In the Trend Micro “Malware Blog”, experts at Trend Micro found that the Syrian government was also using the DarkComet malware to infect computers of the opposition movement. The malware steals documents from victims. It seems that it was also spread through Skype chat. Once executed, the malware tries to contact the command and control (C&C) server to transfer the stolen information and receive further instructions. It has been observed, in this example, that the C&C server is located in Syria and the range of IP addresses are under the control of the Government of Syria.
What the above partially illustrates is the very real conflict of interest in organisations and governments responsible for securing our digital world. The ICT Gozo Malta project promotes technology solutions designed to improve the security, robustness and resilience of many different types of ICT to at least reduce the range of actors who can exploit the known vulnerabilities in today’s systems at our expense. The direct costs incurred by security breaches, not to mention proposed EU Data Protection fines of up to €1 million, must be paid for by somebody. Typically, that person is you, as the losses are discreetly bundled into the cost of products and services you pay for.
Increasingly, malware of all types and purposes is all about you. Attacks will exploit human vulnerabilities and vulnerabilities in computing devices to compromise either your ICT system, or the ICT system of businesses you trust your personal data to. Today, more than ever, the application of best information security practice is critical to ensure you protect the legitimate interests of your personal, family and business relationships. Tell your politicians and major suppliers that you expect them to be diligently pursuing safety and security for our digital world. Be aware and take steps to be safer online! The ICT Gozo Malta website has more information on cyber security for all ages.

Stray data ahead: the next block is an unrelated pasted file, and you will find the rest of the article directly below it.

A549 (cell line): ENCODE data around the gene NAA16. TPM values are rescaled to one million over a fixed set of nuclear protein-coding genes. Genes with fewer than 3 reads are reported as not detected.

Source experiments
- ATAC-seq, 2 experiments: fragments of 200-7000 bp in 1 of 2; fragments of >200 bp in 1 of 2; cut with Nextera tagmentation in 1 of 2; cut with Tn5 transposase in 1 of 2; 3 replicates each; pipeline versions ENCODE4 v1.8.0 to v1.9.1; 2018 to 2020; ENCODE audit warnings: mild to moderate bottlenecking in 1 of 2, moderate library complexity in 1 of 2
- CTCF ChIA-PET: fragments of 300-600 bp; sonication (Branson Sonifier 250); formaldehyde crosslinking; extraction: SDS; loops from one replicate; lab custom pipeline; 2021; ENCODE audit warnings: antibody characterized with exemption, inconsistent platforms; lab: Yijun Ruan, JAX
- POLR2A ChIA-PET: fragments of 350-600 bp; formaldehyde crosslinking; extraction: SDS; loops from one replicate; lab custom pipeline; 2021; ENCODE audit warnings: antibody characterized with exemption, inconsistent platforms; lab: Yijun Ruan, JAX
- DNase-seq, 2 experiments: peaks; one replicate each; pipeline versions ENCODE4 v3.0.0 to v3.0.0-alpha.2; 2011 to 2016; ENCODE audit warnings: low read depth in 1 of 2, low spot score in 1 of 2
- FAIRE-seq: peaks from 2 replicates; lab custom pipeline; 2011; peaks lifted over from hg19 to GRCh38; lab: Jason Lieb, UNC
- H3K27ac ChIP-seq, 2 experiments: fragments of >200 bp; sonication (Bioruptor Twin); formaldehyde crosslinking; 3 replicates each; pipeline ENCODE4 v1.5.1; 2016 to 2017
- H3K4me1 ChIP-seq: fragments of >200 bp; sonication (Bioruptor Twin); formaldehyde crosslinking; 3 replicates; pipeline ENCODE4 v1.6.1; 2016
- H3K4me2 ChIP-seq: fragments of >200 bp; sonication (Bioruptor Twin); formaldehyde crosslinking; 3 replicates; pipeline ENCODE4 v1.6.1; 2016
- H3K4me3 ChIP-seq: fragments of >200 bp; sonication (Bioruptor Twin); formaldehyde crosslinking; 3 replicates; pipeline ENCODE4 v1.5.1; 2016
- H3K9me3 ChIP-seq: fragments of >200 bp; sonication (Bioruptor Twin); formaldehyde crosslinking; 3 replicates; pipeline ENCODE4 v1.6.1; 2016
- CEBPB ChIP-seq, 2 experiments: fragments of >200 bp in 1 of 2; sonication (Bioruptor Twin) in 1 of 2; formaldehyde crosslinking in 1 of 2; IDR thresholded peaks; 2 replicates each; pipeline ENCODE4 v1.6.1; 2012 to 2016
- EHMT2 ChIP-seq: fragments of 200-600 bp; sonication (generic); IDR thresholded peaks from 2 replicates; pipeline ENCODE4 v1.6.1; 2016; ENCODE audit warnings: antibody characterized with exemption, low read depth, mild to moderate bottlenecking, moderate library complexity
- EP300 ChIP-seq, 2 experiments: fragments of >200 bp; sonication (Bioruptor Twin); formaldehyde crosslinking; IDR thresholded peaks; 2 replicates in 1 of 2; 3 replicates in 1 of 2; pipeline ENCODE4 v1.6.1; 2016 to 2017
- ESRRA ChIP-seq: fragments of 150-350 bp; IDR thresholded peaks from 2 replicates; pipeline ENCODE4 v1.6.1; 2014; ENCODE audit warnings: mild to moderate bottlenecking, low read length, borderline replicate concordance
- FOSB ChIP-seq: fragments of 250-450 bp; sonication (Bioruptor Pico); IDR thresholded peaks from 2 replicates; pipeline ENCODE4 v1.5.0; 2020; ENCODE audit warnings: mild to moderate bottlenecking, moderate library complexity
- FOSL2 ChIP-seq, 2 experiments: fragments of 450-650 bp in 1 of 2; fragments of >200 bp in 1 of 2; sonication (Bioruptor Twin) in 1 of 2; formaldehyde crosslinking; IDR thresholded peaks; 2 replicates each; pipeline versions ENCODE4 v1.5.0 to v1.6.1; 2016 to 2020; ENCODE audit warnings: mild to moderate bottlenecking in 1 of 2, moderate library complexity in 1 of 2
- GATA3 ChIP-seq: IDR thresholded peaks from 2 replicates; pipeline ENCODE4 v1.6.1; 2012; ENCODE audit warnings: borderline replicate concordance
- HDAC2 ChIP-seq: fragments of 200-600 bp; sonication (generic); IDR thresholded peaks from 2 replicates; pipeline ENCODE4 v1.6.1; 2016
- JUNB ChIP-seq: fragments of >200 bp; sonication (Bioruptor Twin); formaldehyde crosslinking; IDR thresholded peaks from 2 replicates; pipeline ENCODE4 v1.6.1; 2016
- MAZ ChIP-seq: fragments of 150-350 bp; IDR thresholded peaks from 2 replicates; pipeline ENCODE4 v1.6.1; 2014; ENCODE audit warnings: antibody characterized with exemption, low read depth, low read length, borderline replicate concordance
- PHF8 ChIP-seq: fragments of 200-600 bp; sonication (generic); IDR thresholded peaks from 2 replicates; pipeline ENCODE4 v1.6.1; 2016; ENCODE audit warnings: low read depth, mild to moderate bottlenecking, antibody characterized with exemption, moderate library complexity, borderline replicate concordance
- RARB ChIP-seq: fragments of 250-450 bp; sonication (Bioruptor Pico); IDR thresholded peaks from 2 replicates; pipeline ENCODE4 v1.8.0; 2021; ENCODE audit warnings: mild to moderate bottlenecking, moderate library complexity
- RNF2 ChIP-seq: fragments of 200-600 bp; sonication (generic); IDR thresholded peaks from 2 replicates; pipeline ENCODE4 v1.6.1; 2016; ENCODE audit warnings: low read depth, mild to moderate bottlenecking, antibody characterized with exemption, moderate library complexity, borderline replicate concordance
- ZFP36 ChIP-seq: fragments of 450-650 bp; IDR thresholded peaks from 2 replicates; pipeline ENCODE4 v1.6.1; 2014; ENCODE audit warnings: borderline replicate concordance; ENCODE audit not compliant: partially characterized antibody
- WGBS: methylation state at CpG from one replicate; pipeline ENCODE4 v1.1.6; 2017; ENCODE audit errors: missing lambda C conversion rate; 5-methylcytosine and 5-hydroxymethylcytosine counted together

Pierluigi Paganini, Security Specialist CISO Bit4ID Srl, is a CEH Certified Ethical Hacker, EC Council and Founder of Security Affairs (http://securityaffairs.co/wordpress)
Ron Kelson is Vice Chair of the ICT Gozo Malta Project and CEO of Synaptic Laboratories Limited.
David Pace is project manager of the ICT Gozo Malta Project and an IT consultant
ICT Gozo Malta is a joint collaboration between the Gozo Business Chamber and Synaptic Labs, part funded in 2011 by the Ministry for Gozo, Eco Gozo Project, and a prizewinner in the 2012 Malta Government National Enterprise Innovation Awards. www.ictgozomalta.eu links to free cyber awareness resources for all age groups. To promote Maltese ICT, we encourage all ICT professionals to register on the ICT GM Skills Register to keep aware of developments, both in cyber security and other ICT R&D initiatives in Malta and Gozo. For further details contact David Pace on firstname.lastname@example.org .